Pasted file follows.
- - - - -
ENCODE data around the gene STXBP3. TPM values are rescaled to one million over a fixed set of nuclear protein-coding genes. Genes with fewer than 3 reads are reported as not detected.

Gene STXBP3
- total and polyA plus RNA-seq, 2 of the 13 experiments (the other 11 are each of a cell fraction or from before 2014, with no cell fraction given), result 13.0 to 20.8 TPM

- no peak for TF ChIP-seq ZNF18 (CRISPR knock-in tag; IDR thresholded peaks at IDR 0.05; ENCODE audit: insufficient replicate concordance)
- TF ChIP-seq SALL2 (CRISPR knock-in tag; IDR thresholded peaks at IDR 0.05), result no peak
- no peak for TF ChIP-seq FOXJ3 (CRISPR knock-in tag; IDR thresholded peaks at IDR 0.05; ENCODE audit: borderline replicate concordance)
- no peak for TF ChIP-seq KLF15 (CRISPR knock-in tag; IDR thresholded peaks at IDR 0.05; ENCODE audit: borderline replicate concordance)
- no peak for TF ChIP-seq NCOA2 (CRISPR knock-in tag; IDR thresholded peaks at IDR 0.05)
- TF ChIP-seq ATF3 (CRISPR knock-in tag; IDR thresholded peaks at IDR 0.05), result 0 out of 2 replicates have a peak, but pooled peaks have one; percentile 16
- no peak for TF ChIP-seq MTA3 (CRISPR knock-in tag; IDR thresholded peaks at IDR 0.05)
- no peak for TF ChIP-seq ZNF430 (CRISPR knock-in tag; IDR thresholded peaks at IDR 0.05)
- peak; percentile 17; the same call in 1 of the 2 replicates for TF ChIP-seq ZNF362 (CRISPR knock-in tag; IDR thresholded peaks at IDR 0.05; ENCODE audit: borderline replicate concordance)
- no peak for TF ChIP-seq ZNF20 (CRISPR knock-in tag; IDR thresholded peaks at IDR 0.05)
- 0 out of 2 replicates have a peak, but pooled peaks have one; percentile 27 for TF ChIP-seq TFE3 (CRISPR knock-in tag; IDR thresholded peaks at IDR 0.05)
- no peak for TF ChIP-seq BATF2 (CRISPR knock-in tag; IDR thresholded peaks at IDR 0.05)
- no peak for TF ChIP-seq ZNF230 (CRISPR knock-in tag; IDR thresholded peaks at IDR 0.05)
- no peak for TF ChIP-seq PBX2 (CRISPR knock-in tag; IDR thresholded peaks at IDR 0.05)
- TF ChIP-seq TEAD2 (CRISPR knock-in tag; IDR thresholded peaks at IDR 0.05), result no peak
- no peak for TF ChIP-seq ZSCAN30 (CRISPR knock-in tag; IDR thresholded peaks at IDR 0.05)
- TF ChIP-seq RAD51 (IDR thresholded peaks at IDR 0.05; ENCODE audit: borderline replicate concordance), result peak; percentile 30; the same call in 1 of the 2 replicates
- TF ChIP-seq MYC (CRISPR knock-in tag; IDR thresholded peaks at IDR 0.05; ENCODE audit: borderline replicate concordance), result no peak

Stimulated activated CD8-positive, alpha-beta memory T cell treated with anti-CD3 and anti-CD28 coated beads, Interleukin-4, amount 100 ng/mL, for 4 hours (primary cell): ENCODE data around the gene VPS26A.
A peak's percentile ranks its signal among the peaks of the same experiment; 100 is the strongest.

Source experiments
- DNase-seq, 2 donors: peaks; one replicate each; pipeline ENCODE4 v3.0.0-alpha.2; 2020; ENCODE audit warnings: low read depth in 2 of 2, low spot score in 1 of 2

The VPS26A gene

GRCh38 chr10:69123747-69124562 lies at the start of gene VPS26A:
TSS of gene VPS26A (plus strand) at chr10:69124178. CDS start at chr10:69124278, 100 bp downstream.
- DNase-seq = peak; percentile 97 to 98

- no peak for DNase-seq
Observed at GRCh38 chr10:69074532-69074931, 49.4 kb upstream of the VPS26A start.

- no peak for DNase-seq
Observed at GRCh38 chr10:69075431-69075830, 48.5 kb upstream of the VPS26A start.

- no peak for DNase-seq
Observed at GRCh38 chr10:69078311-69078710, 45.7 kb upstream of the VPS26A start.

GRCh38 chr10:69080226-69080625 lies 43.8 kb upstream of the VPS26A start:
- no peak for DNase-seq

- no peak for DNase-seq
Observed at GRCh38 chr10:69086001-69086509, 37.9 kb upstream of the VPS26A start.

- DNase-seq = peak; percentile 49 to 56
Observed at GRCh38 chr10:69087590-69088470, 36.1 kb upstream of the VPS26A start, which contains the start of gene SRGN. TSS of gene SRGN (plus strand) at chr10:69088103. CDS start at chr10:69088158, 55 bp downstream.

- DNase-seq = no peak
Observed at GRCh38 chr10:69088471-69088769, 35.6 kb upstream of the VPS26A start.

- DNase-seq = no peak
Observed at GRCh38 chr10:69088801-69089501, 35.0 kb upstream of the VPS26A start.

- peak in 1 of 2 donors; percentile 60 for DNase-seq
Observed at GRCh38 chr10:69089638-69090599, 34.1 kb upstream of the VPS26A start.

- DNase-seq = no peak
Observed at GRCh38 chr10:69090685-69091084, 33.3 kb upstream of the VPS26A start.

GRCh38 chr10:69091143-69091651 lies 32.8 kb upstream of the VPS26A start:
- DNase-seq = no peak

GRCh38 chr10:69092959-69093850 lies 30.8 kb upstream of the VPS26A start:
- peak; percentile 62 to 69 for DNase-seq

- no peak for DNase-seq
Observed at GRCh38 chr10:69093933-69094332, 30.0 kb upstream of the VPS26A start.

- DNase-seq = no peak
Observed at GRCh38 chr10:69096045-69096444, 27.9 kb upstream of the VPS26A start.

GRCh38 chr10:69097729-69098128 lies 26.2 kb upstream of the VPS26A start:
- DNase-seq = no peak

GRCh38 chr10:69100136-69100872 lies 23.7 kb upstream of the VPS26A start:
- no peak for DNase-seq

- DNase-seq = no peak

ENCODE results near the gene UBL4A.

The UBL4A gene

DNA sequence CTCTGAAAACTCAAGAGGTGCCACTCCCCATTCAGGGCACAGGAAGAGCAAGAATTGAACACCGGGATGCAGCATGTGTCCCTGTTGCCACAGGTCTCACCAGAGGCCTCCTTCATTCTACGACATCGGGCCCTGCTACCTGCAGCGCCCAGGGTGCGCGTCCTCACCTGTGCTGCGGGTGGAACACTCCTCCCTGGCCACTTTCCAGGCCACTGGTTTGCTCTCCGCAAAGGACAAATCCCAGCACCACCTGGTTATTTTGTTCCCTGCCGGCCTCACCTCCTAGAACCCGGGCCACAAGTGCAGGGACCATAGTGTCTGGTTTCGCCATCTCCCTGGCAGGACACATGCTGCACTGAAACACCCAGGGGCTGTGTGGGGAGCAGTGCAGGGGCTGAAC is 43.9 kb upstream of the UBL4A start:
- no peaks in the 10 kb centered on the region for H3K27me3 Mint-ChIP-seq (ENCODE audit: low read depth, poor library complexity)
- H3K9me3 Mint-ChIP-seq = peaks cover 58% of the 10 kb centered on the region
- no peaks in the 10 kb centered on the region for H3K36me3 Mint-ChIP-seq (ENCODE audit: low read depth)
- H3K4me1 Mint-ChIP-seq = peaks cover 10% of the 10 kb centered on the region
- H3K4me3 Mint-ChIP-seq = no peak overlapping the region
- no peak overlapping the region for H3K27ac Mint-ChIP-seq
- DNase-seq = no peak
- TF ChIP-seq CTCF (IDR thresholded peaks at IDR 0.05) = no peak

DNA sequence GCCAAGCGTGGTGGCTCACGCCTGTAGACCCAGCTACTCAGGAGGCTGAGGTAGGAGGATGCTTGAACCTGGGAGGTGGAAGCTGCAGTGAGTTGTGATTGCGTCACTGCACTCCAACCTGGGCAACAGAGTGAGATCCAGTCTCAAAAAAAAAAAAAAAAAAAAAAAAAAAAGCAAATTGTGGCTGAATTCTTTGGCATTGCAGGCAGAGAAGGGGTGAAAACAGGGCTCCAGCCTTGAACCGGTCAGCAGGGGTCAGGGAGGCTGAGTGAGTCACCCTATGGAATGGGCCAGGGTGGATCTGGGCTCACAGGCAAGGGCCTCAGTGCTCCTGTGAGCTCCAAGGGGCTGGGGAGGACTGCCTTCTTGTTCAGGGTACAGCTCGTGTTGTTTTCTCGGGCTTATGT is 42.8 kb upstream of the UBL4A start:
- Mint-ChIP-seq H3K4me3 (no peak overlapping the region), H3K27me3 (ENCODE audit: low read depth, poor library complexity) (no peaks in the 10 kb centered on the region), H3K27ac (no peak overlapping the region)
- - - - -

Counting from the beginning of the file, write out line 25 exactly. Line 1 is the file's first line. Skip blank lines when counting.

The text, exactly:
- DNase-seq, 2 donors: peaks; one replicate each; pipeline ENCODE4 v3.0.0-alpha.2; 2020; ENCODE audit warnings: low read depth in 2 of 2, low spot score in 1 of 2